At press time Aug. 31, there were 21,873,926 comments in the FCC's network neutrality docket. The official comment period closed midnight Aug. 30, though the FCC could still be adding comments that had come in before that, and it will continue to accept them even afterwards per custom.
They were commenting on FCC Chairman Ajit Pai's proposal to roll back Title II classification of internet access and reconsider the 2015 Open Internet order rules against blocking, throttling and paid prioritization.
That almost 22 million is a record number of comments on any proceeding, though many of those comments were duplicates, created by email generators, or from overseas addresses, according to an analysis submitted to the FCC this week.
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Those comments included a wide range of unfiltered input, with the docket packed with four-letter words and invective the FCC would never allow on air, but does in its comment system in the interests of letting all weeds, as well as flowers, bloom. Pai had signaled that the FCC was going to err on the side of inclusiveness in the docket.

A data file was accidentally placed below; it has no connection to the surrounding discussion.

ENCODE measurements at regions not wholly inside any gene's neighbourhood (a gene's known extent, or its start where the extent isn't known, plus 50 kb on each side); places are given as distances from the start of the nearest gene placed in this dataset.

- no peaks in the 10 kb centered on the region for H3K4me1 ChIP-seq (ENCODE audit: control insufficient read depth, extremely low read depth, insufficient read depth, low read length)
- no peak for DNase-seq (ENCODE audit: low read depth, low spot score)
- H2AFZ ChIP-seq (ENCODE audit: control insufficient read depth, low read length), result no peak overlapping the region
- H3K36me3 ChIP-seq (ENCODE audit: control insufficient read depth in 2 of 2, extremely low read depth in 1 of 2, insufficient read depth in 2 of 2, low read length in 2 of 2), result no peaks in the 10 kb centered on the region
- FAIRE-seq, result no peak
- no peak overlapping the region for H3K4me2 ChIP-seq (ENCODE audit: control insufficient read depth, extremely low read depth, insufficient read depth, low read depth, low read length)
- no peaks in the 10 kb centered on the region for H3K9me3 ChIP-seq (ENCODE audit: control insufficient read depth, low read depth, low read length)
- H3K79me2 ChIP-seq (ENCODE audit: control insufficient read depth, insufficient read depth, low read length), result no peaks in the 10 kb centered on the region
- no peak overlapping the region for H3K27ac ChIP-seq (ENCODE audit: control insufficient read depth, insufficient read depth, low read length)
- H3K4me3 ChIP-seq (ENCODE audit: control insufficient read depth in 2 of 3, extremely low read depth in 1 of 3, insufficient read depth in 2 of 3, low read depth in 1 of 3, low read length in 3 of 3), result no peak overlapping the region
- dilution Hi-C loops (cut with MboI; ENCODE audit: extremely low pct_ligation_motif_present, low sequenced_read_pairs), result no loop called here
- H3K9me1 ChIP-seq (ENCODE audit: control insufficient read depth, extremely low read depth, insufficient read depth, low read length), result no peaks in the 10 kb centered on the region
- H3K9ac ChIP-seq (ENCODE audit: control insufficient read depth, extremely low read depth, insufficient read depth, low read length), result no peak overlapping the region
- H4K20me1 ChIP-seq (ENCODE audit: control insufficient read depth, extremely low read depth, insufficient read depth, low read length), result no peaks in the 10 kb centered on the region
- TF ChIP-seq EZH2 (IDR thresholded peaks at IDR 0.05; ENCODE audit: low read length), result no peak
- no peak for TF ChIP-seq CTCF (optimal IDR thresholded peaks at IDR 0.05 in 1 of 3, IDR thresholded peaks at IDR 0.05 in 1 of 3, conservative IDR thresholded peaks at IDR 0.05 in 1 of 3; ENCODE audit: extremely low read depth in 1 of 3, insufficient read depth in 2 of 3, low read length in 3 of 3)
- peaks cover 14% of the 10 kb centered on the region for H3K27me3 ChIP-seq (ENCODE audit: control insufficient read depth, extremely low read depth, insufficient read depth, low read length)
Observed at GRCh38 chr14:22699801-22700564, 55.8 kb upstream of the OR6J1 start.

With the next FCC public meeting set for Sept. 28, and the FCC customarily noticing the tentative agenda for monthly meetings 21 days beforehand, Sept. 7 could be the next milepost day for net neutrality watchers if the chairman wants to schedule a vote on his proposal and that is enough time to have mulled all those comments.
Contributing editor John Eggerton has been an editor and/or writer on media regulation, legislation and policy for over four decades, including covering the FCC, FTC, Congress, the major media trade associations, and the federal courts. In addition to Multichannel News and Broadcasting + Cable, his work has appeared in Radio World, TV Technology, TV Fax, This Week in Consumer Electronics, Variety and the Encyclopedia Britannica.
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